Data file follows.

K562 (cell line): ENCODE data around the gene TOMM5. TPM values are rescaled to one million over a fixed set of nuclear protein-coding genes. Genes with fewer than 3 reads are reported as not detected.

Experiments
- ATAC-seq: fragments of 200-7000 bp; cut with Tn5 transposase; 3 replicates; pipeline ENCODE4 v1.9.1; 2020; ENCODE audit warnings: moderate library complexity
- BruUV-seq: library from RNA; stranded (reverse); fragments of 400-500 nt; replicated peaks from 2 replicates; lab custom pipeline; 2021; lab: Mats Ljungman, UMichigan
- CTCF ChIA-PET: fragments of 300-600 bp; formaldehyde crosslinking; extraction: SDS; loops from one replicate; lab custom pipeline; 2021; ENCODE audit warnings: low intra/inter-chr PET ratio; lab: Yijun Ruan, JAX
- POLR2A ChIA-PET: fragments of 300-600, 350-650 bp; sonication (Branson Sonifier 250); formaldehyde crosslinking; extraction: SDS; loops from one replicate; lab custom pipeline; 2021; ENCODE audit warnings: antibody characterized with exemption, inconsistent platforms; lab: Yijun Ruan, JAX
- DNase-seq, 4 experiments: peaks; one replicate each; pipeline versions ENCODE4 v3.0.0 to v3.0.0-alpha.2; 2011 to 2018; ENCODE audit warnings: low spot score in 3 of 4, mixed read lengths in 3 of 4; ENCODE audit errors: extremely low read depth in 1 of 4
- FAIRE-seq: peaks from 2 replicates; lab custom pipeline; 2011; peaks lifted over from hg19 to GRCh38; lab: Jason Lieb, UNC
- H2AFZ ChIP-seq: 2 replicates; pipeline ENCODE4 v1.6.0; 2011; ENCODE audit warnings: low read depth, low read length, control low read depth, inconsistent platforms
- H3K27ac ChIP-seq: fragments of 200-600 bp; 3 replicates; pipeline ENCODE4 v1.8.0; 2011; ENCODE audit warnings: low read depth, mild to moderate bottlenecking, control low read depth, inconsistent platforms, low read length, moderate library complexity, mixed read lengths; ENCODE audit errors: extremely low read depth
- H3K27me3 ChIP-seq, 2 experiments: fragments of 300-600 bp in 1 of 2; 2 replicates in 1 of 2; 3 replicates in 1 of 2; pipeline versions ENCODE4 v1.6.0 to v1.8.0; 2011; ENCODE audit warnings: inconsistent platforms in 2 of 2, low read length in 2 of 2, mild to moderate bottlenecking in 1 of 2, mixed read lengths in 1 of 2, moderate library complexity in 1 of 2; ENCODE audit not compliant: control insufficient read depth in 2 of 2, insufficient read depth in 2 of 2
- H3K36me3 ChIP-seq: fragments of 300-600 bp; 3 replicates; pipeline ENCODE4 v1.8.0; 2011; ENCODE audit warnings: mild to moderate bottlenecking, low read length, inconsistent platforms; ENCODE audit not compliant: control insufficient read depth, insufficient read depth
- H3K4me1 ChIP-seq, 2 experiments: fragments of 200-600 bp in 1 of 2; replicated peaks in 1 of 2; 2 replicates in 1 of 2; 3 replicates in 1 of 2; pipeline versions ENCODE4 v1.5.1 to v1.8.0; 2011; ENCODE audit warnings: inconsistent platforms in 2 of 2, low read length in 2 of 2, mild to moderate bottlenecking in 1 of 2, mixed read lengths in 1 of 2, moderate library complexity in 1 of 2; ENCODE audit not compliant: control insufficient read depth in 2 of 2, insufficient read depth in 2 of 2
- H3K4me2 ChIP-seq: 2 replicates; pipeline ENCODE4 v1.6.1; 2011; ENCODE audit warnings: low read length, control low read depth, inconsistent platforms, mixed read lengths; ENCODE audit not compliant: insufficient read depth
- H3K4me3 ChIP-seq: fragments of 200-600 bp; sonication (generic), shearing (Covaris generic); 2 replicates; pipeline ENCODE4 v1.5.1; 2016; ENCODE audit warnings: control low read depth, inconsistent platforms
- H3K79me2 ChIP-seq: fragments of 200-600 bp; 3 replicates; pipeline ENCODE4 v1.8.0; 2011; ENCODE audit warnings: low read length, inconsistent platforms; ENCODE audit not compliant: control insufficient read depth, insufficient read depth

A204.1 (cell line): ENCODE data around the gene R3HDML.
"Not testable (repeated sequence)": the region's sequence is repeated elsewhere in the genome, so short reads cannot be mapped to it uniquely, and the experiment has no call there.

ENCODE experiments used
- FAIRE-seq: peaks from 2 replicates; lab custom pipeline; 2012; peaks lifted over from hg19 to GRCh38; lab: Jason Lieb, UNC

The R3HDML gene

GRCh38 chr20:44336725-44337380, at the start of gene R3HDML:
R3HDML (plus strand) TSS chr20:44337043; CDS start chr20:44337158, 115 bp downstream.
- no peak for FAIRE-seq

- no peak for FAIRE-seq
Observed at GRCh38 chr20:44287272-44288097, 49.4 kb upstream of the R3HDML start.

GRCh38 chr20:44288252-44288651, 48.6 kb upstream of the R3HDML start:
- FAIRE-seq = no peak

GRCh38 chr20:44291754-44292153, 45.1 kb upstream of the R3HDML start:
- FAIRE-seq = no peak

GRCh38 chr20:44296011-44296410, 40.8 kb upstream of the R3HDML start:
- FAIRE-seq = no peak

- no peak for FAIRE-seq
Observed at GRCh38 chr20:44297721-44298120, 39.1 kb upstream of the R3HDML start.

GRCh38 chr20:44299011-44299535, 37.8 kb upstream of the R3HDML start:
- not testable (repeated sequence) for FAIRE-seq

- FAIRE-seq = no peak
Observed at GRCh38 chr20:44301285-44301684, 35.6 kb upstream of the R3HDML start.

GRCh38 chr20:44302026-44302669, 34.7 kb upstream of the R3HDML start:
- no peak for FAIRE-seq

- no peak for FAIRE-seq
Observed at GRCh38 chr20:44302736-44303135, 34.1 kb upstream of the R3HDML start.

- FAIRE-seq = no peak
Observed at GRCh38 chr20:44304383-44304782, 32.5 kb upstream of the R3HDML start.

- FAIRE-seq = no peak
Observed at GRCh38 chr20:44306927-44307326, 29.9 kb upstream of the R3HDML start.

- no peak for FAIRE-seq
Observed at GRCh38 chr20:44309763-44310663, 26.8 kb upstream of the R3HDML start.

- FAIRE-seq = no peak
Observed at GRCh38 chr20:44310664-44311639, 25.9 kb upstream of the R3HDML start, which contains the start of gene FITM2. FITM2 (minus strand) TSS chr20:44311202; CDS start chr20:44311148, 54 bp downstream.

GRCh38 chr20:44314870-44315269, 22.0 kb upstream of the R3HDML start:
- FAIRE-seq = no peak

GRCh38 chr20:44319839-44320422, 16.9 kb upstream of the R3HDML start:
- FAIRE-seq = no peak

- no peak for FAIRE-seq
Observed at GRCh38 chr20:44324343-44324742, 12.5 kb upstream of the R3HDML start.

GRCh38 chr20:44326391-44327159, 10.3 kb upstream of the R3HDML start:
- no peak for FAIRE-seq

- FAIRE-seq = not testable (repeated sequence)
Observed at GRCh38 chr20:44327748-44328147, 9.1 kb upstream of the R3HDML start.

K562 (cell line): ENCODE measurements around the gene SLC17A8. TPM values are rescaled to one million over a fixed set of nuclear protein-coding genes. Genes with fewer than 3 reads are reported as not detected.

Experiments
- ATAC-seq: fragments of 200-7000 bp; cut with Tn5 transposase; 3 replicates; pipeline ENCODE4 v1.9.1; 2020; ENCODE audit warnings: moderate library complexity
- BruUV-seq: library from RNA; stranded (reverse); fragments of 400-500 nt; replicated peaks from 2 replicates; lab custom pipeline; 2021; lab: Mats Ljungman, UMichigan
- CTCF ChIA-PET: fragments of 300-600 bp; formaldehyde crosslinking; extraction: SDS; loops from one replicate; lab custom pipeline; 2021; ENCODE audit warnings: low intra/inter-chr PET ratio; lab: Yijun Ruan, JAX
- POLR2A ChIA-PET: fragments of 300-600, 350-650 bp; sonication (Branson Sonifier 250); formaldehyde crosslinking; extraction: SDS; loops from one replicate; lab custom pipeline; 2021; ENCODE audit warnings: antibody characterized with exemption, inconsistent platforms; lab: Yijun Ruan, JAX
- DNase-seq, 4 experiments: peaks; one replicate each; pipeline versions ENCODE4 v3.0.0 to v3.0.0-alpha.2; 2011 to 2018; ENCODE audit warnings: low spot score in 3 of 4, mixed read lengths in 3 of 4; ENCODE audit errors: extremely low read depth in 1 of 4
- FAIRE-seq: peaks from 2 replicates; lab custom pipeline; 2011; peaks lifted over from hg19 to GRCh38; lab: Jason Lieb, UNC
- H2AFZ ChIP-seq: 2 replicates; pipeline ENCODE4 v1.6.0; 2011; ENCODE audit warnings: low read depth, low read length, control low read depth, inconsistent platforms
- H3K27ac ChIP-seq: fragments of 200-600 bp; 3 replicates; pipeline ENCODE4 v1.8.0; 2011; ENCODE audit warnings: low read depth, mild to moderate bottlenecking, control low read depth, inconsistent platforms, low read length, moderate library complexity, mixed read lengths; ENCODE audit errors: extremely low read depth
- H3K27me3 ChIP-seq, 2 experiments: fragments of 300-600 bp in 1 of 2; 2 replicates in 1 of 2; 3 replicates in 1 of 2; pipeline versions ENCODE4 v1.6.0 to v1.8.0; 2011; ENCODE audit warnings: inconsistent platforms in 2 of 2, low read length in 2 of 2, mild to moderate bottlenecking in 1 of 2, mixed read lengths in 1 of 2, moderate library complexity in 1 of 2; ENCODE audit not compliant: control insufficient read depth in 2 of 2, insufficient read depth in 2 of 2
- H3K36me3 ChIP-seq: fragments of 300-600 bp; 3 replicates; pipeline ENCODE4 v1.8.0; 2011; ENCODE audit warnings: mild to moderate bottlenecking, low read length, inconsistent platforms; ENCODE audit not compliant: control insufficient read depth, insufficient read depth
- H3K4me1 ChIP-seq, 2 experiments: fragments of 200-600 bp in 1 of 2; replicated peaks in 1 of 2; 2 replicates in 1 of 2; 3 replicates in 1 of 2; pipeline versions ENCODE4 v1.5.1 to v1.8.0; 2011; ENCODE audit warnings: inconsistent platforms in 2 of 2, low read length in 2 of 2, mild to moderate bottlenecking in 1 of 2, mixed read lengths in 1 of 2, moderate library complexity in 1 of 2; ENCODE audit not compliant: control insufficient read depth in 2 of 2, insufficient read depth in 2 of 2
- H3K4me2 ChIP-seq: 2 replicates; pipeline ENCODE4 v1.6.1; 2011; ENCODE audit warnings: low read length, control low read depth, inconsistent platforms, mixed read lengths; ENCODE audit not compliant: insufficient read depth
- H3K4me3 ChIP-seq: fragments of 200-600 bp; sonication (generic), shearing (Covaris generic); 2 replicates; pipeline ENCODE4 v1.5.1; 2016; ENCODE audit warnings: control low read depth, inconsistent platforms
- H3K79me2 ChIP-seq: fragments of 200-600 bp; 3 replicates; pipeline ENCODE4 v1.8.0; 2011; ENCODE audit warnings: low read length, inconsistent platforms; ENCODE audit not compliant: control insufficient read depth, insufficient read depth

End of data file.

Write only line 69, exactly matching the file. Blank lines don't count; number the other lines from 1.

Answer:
- H2AFZ ChIP-seq: 2 replicates; pipeline ENCODE4 v1.6.0; 2011; ENCODE audit warnings: low read depth, low read length, control low read depth, inconsistent platforms